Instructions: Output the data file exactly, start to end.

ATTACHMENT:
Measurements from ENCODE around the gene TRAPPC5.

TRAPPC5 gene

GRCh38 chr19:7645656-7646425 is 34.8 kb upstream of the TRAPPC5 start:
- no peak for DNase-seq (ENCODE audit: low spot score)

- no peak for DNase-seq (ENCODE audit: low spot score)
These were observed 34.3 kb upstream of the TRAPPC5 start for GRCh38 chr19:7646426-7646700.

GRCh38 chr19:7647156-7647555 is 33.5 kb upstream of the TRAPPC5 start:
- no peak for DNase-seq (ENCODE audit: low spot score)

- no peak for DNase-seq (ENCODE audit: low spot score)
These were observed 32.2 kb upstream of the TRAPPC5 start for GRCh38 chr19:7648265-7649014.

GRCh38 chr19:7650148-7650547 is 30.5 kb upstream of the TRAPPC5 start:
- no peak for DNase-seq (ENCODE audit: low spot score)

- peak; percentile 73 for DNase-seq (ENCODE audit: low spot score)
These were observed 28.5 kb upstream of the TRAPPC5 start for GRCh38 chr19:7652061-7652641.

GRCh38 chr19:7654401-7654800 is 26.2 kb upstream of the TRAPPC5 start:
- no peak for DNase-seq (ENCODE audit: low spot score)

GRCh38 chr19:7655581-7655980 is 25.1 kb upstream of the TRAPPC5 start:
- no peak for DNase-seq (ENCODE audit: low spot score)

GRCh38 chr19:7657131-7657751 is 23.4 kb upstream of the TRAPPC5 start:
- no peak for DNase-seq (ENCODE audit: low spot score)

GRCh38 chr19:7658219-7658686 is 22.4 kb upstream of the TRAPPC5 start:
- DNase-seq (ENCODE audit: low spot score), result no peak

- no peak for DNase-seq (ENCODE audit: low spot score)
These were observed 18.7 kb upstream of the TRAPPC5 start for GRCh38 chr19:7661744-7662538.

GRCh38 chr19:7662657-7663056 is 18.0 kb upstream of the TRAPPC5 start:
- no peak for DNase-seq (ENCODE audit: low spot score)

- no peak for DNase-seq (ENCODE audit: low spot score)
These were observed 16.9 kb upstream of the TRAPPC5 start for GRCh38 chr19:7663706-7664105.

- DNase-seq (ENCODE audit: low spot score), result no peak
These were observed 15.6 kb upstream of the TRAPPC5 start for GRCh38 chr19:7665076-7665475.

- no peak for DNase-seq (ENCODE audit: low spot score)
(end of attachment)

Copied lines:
Measurements from ENCODE around the gene TRAPPC5.

TRAPPC5 gene

GRCh38 chr19:7645656-7646425 is 34.8 kb upstream of the TRAPPC5 start:
- no peak for DNase-seq (ENCODE audit: low spot score)

- no peak for DNase-seq (ENCODE audit: low spot score)
These were observed 34.3 kb upstream of the TRAPPC5 start for GRCh38 chr19:7646426-7646700.

GRCh38 chr19:7647156-7647555 is 33.5 kb upstream of the TRAPPC5 start:
- no peak for DNase-seq (ENCODE audit: low spot score)

- no peak for DNase-seq (ENCODE audit: low spot score)
These were observed 32.2 kb upstream of the TRAPPC5 start for GRCh38 chr19:7648265-7649014.

GRCh38 chr19:7650148-7650547 is 30.5 kb upstream of the TRAPPC5 start:
- no peak for DNase-seq (ENCODE audit: low spot score)

- peak; percentile 73 for DNase-seq (ENCODE audit: low spot score)
These were observed 28.5 kb upstream of the TRAPPC5 start for GRCh38 chr19:7652061-7652641.

GRCh38 chr19:7654401-7654800 is 26.2 kb upstream of the TRAPPC5 start:
- no peak for DNase-seq (ENCODE audit: low spot score)

GRCh38 chr19:7655581-7655980 is 25.1 kb upstream of the TRAPPC5 start:
- no peak for DNase-seq (ENCODE audit: low spot score)

GRCh38 chr19:7657131-7657751 is 23.4 kb upstream of the TRAPPC5 start:
- no peak for DNase-seq (ENCODE audit: low spot score)

GRCh38 chr19:7658219-7658686 is 22.4 kb upstream of the TRAPPC5 start:
- DNase-seq (ENCODE audit: low spot score), result no peak

- no peak for DNase-seq (ENCODE audit: low spot score)
These were observed 18.7 kb upstream of the TRAPPC5 start for GRCh38 chr19:7661744-7662538.

GRCh38 chr19:7662657-7663056 is 18.0 kb upstream of the TRAPPC5 start:
- no peak for DNase-seq (ENCODE audit: low spot score)

- no peak for DNase-seq (ENCODE audit: low spot score)
These were observed 16.9 kb upstream of the TRAPPC5 start for GRCh38 chr19:7663706-7664105.

- DNase-seq (ENCODE audit: low spot score), result no peak
These were observed 15.6 kb upstream of the TRAPPC5 start for GRCh38 chr19:7665076-7665475.

- no peak for DNase-seq (ENCODE audit: low spot score)